The Editorial Board, The New York Times, March 15, 2016
Americans are still barred by law from traveling to Cuba as tourists, despite the Obama administration’s opening with that country. But new rules announced by the administration on Tuesday will make traveling there easier and cheaper.
In the past, Americans who wanted to travel legally to Cuba had to rely on companies licensed by the Treasury Department, which required that the tour operators keep detailed itineraries and records to prove that the trips were cultural and educational experiences — not mojito-packed beach getaways.
The tourism ban, which is codified in law, will remain in place. But under the new rules, proving that the trip has educational purposes will rest with the travelers. (And any seasoned traveler will tell you that conversations with bartenders, beachside or not, can be mightily educational.)
The new rules will also loosen banking and financial transaction restrictions, and allow Cubans to work in the United States under temporary visas. These changes will make it easier for Cuban athletes, artists and scholars to temporarily travel to the United States for conferences, fellowships and short-term employment opportunities.
With these sensible changes, President Obama, who is scheduled to travel to Havana on Sunday, expects to show that easing the movement of people, goods and information will lead to greater freedom in Cuba than did the policy of isolation that the United States tried for decades.
“We have taken away an excuse that the Castro regime constantly used for why it couldn’t provide greater opportunity or freedom to its people, which was that the heavy-handed neighbor to the north was preventing them, or sabotaging them,” Mr. Obama told CNN en Español in an interview on Monday. “That’s no longer an excuse that’s viable.”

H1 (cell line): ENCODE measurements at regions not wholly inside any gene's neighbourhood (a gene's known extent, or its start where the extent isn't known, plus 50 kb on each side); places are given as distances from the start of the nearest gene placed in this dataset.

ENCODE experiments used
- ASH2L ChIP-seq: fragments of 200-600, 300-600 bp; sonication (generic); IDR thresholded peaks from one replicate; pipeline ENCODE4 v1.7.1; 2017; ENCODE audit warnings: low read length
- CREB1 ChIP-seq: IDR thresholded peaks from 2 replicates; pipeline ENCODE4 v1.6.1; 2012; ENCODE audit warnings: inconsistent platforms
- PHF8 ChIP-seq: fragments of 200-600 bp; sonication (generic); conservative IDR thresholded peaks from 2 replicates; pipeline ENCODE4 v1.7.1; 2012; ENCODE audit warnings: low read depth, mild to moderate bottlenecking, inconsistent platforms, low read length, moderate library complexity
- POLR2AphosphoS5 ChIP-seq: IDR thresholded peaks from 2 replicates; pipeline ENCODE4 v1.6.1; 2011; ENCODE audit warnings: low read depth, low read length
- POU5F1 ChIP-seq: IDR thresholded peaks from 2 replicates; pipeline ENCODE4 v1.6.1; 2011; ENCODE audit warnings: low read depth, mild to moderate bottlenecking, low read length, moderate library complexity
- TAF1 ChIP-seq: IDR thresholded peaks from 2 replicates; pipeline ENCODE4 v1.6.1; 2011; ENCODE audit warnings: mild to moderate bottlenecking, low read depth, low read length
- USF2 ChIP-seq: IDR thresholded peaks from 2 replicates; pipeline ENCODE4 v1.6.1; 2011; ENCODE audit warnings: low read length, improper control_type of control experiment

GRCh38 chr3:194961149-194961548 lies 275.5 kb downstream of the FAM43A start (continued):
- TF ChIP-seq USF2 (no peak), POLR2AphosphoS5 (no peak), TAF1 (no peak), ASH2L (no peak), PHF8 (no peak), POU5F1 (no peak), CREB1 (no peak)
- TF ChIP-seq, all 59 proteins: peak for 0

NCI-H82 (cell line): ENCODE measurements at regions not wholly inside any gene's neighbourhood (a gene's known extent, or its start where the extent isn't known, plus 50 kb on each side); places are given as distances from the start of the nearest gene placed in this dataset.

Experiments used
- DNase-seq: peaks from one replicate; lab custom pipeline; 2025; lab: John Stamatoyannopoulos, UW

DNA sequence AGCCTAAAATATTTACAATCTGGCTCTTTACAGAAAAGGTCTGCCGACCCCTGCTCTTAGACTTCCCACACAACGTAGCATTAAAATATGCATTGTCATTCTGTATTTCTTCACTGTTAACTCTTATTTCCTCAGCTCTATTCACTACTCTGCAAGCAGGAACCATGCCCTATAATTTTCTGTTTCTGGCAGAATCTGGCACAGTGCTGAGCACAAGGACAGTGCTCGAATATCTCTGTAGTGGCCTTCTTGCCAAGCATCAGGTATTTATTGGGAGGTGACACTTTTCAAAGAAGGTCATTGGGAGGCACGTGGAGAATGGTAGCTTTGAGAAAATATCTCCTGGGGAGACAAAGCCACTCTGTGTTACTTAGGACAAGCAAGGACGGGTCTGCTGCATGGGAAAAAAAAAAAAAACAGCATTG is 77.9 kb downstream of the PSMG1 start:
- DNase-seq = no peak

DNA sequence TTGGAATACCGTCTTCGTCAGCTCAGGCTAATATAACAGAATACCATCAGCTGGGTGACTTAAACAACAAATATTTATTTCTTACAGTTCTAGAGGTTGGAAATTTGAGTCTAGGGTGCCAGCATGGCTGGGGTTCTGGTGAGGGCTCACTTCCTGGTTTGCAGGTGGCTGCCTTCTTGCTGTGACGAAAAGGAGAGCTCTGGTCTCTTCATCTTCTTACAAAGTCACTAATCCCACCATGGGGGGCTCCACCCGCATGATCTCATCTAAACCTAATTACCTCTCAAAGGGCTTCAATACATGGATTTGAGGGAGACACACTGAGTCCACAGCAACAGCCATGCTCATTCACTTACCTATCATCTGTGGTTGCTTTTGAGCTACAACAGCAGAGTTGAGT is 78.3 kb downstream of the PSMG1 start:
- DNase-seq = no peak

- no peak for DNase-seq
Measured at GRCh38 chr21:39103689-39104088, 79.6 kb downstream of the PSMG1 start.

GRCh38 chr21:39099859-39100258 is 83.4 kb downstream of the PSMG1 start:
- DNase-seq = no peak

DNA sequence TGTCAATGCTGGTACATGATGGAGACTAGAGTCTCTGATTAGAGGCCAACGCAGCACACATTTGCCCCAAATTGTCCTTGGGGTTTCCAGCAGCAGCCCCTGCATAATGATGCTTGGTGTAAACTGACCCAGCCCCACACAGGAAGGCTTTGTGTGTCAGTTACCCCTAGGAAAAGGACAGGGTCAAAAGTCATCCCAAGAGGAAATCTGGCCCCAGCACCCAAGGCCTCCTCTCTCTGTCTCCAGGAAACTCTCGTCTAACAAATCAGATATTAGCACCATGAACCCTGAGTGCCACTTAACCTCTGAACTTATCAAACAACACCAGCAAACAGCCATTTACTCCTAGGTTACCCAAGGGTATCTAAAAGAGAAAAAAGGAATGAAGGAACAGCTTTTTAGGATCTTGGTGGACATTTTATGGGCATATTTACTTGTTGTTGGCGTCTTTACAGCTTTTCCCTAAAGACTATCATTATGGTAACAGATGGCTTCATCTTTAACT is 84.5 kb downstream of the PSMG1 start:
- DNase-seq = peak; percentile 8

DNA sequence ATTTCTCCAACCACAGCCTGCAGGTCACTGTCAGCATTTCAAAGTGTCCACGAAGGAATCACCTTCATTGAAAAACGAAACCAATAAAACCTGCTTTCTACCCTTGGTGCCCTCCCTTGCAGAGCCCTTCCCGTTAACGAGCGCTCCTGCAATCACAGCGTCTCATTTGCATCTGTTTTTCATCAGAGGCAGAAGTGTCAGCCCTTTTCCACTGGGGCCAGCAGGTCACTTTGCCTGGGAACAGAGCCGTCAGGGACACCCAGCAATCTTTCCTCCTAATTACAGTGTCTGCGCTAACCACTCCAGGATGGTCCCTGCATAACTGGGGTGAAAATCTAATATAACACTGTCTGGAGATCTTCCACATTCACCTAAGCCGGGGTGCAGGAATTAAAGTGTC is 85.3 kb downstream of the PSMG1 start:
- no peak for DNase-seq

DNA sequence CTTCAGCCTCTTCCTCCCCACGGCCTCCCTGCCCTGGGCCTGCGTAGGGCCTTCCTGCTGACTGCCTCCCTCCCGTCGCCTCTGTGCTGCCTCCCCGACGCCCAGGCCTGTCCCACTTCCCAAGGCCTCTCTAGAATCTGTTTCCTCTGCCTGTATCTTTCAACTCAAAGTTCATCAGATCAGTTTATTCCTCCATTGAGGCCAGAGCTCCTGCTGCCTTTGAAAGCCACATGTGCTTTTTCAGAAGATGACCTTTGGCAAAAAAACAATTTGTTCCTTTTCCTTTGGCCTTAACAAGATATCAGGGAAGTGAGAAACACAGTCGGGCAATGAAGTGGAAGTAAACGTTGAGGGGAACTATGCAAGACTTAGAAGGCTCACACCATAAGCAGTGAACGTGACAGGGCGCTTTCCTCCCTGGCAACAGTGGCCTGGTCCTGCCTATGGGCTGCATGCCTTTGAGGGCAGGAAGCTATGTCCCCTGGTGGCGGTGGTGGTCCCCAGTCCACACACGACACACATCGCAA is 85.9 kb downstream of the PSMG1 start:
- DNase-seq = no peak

The embargo has made it hard for American institutions and universities to work with and learn from Cubans. Elaine Díaz, a Cuban journalist who received a Nieman fellowship at Harvard University in 2014, spent months battling with bank officials, who closed her checking account after they grew concerned about the liability of doing business with a Cuban citizen. But the stipend money she saved in Boston enabled her to start an independent news site in Cuba, which has published impressive work.
Even as the Obama administration has lobbied Congress to repeal the embargo, some federal officials are still, inexplicably, enforcing aspects of it. Last month, the Treasury Department fined a French company $614,250 for exporting goods from the United States to a ship that was operating in Cuban waters. In a statement, Treasury officials classified it a “non-egregious” violation of the embargo.
Such enforcement actions serve no purpose and send mixed signals at a time when the White House is attempting to build a constructive relationship with the Cuban government.